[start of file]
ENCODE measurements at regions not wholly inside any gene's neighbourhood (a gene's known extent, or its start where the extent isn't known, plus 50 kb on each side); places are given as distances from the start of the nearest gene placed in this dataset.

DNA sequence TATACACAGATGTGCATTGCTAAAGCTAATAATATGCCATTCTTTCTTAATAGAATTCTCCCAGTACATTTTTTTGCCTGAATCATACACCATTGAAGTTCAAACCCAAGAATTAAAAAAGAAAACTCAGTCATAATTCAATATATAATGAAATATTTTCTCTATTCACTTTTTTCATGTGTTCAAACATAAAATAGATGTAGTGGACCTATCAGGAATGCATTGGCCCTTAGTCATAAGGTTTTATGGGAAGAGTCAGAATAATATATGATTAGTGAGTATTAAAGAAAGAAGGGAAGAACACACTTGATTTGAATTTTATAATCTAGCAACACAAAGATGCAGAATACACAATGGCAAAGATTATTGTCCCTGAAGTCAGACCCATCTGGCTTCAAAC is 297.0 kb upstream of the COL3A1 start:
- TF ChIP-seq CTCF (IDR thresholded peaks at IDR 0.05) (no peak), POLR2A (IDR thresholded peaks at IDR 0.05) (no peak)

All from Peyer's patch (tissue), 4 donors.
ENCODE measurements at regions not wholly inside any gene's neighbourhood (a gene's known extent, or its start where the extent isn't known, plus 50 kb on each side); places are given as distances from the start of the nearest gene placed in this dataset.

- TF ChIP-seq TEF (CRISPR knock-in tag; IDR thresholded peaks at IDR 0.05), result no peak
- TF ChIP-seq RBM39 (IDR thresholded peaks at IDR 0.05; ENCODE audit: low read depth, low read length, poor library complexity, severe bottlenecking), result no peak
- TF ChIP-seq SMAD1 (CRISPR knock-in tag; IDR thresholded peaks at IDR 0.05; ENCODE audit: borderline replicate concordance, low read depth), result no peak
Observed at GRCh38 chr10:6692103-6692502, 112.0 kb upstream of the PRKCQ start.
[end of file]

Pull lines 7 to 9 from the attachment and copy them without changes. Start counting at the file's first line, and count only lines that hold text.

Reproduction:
- TF ChIP-seq RBM39 (IDR thresholded peaks at IDR 0.05; ENCODE audit: low read depth, low read length, poor library complexity, severe bottlenecking), result no peak
- TF ChIP-seq SMAD1 (CRISPR knock-in tag; IDR thresholded peaks at IDR 0.05; ENCODE audit: borderline replicate concordance, low read depth), result no peak
Observed at GRCh38 chr10:6692103-6692502, 112.0 kb upstream of the PRKCQ start.